Wondering Why Stores Were Closed Yesterday?

By , 21 May 2018, 14:32 PM Lifestyle
Ljubljana Cathedral side door detail Ljubljana Cathedral side door detail

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The slow but steady infiltration of religious norms into the secular society. 

May 21, 2018

We proudly admit that for the first time in the history of Recipe of the Week our recipe – cherry pie – failed at several stages of its production, and eventually had to be abandoned altogether.

In an attempt to nevertheless save the post we headed to the nearest shop yesterday as we were out of rum and some other important ingredients, until we found that all the stores were closed. Was it perhaps due to World Bee Day (May 20)?

Not at all.

All shops were closed due to the religious holiday of Pentecost, just as they had to remain closed on Easter Sunday and Monday, and will also be closed on the days of the Assumption of Mary and finally Christmas, so that every atheist of this still relatively secular state doesn’t miss the most important days of the Church calendar and stays at home “in commemoration of the descent of the Holy Spirit”, as Wikipedia explained to us why we couldn’t buy rum yesterday.

The history of conservative attacks on Sunday shopping have a long history in Slovenia. In 2003 there was a referendum at which 1/5 of the voters decided stores should be closed on Sundays while the rest stayed at home. The referendum thus passed the no-shopping bill, but shops remained open anyway.

Then in October 2017 a conservative MP, Andrej Čuš, filed another bill on closing stores to be debated in Parliament, and the main concern was not the low payment of the workers but giving them Sunday as a day off instead. This was perhaps because most people in work in stores are women, with the idea being that they should stay home on Sunday in order to better fulfil their roles as mothers and wives, although this author wishes to make clear that taking women out of the labour market so that they engage in unpaid domestic labour is not something we consider a day of “rest”. But what’s even more important in this context is that if people work or shop on Sundays then they can’t go and hear the sermon, can they?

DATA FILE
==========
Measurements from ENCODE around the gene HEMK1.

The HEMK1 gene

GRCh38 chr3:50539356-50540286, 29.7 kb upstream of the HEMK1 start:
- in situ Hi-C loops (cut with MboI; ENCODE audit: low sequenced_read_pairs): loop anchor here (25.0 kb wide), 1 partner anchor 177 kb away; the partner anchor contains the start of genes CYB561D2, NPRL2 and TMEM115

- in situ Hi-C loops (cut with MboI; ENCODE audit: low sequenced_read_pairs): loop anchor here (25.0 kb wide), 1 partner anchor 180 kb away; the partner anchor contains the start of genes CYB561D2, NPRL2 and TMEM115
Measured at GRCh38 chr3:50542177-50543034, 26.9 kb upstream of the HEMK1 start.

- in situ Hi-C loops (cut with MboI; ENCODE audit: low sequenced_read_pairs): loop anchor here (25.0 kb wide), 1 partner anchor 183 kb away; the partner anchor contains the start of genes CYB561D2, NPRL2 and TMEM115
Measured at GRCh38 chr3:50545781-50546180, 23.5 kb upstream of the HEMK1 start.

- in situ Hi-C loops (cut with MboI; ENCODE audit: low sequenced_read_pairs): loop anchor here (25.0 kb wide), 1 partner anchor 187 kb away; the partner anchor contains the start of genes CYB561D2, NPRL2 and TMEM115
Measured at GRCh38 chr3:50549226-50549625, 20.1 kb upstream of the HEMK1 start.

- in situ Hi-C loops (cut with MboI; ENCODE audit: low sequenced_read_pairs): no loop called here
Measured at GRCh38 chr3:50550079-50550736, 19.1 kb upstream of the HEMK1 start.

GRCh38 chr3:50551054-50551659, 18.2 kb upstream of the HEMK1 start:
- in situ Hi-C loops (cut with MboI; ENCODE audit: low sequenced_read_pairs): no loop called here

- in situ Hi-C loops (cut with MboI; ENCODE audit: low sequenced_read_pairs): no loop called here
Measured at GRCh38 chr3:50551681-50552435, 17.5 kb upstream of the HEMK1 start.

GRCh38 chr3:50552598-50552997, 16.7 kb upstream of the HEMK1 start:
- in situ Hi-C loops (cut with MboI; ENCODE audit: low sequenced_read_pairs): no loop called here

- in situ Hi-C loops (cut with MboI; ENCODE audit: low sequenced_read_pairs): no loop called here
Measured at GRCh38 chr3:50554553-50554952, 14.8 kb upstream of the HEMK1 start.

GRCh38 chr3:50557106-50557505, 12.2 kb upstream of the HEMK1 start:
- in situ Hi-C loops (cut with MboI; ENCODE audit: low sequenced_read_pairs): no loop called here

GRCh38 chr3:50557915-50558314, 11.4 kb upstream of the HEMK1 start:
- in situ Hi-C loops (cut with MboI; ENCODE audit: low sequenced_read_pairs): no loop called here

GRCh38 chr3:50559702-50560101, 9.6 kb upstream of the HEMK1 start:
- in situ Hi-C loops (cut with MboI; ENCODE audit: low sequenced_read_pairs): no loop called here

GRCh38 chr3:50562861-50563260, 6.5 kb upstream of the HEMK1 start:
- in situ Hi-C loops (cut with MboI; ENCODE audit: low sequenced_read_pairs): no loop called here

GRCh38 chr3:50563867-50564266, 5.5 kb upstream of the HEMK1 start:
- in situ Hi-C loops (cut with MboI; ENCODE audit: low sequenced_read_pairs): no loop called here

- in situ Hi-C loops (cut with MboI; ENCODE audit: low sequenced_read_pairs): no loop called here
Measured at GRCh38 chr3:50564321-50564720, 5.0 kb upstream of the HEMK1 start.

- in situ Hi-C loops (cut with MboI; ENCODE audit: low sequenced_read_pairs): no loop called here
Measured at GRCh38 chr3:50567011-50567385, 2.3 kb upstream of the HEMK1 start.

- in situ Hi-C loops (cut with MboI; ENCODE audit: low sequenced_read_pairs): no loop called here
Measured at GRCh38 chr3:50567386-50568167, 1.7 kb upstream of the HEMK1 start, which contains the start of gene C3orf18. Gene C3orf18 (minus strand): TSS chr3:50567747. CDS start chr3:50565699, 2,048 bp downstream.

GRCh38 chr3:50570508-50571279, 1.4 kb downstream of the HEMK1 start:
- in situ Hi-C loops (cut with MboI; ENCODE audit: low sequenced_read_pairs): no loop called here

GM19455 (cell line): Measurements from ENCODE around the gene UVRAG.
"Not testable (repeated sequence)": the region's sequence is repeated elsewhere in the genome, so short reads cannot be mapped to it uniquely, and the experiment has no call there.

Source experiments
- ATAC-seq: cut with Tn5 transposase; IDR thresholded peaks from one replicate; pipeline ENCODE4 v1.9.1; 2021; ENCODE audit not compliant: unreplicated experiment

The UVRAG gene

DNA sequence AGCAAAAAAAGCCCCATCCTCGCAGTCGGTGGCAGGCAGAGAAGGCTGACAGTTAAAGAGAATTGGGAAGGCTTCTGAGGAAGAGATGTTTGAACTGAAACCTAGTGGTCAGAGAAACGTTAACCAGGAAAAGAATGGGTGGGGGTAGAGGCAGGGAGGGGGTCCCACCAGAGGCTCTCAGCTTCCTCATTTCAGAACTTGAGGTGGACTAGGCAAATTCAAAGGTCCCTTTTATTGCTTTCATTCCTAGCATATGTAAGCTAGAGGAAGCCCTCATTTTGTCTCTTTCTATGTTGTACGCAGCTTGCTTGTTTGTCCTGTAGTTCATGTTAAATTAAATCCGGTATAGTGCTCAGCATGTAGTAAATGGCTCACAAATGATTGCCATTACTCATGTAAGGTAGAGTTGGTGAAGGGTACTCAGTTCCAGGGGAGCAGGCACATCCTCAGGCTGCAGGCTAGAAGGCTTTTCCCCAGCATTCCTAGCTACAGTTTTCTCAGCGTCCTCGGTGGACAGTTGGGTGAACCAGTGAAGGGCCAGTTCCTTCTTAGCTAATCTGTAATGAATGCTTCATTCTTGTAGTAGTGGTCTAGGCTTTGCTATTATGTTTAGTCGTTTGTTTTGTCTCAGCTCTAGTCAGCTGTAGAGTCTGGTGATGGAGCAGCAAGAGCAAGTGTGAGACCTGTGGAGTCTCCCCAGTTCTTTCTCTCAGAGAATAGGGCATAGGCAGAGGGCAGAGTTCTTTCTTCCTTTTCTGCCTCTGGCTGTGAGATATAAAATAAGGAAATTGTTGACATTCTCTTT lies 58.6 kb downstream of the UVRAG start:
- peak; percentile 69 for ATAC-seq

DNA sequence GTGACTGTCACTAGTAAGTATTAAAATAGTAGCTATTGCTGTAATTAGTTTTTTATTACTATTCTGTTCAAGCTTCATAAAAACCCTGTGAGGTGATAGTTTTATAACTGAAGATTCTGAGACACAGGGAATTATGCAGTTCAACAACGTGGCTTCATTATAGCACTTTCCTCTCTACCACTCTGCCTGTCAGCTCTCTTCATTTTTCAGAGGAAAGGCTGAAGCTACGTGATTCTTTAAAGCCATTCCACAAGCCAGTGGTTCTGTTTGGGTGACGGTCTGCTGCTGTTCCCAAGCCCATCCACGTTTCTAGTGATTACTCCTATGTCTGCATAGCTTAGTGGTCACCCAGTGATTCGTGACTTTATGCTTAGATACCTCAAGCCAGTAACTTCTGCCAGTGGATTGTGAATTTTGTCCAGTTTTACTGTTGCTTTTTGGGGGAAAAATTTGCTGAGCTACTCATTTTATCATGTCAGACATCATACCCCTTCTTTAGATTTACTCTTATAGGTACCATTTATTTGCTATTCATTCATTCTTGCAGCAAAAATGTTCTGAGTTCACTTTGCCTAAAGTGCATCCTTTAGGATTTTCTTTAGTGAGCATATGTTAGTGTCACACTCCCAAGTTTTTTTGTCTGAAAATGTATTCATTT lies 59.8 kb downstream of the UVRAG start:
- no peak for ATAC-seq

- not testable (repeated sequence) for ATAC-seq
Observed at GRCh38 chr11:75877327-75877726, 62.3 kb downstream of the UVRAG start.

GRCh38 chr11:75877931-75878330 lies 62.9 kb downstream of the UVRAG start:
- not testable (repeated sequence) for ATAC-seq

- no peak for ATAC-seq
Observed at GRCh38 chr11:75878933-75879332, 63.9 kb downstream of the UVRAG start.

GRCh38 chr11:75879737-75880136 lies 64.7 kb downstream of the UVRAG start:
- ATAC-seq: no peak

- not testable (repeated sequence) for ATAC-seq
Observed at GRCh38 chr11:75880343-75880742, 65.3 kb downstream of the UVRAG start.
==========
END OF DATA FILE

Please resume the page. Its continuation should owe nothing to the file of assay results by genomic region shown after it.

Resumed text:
The failed overall ban on Sunday shopping then returned in the form of collective agreement annex, signed by the Trade Union of Workers in the Trade Sector, Upper Carniolan Trade Unions Council, Slovenian Chamber of Commerce, Chamber of Commerce and Industry, and Association of Employers on November 30, 2017, just two months after Andrej Čuš presented his bill to the parliament. In a way this annex was saving the trade sector from job losses, while at the same time it raised hourly pay on special days and holidays.

However, this agreement also listed 10 “main” holidays on which shops now have to be closed, five of which are religious. Is this going to make the right-wing happy or is it just giving them time to prepare for the next step, such as the long-wished for ban on abortion, perhaps? It all depends on the June 3 elections.

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